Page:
Middle East and North Africa

Outrage at Libya slave trade of mostly Christian migrants

American network’s footage of Libyan slave auctions have caused outrage throughout Africa. Photo: Still from CNN video

Libyan ambassadors throughout Africa have been summoned to explain the scandalous discovery of markets in Libya where African migrants on their way to Europe are being sold into slavery.

It has even been added to the agenda for the next African Union meeting from 29-30 November.

The scandal was exposed in footage aired by CNN on 15 November showing refugees being sold at an auction block. Journalists working for CNN have discovered several more of these slave markets around the country. Many of these refugees are Christians fleeing religious persecution at home, particularly Eritrean Christians. One of the migrants described Libya as “hell,” adding “I had to live in permanent fear of being picked up by a militia group and sold off as a slave.”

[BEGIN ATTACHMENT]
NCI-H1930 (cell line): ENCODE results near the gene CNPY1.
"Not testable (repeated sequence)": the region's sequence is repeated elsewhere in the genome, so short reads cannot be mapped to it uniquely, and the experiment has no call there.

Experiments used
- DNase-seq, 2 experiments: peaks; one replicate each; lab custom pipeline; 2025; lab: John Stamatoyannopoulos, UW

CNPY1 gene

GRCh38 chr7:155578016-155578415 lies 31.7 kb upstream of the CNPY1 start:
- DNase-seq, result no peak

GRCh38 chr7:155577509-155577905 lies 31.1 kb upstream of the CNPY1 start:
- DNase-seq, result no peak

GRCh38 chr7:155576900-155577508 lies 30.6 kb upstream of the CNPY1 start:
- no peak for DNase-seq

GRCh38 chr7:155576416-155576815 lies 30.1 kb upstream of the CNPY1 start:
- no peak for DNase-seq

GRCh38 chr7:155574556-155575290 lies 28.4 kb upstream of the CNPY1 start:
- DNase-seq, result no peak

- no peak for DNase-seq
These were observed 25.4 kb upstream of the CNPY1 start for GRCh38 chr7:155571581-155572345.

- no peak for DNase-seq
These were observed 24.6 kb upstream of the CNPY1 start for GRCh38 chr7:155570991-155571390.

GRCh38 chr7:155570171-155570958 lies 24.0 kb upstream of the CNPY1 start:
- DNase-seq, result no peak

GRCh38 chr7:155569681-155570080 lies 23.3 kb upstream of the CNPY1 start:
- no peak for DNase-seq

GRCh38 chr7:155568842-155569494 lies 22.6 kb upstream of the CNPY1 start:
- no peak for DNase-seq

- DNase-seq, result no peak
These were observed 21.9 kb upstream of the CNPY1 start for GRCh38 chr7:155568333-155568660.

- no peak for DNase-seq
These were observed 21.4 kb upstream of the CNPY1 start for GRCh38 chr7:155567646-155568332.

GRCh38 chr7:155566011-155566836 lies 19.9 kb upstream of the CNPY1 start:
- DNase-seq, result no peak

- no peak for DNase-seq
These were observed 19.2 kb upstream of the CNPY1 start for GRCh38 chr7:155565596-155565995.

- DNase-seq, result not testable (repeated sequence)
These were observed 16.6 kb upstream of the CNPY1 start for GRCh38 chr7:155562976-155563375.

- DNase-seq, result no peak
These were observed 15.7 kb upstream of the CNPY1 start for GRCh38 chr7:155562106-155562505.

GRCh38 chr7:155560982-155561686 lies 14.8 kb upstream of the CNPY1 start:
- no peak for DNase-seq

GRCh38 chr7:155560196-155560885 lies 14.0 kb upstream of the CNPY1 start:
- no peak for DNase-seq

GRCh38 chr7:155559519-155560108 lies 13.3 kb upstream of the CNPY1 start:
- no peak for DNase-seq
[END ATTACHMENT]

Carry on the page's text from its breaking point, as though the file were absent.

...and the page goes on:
The UN Secretary-General said that “slavery has no place in our world and these actions are among the most egregious abuses of human rights and may amount to crimes against humanity.” He has asked relevant UN departments to investigate the issue, and appealed the Libyan leadership to bring those responsible to justice.

Since the fall of Col Muammar Gaddafi in 2011, Libya has been beset by chaos and civil war. Islamists have targeted Christian migrants from West Africa and Eritrea in Libya on their way to Europe for kidnap, forceful conversion and sale in what the UN’s International Organization for Migration (IOM) calls “modern-day slave markets.”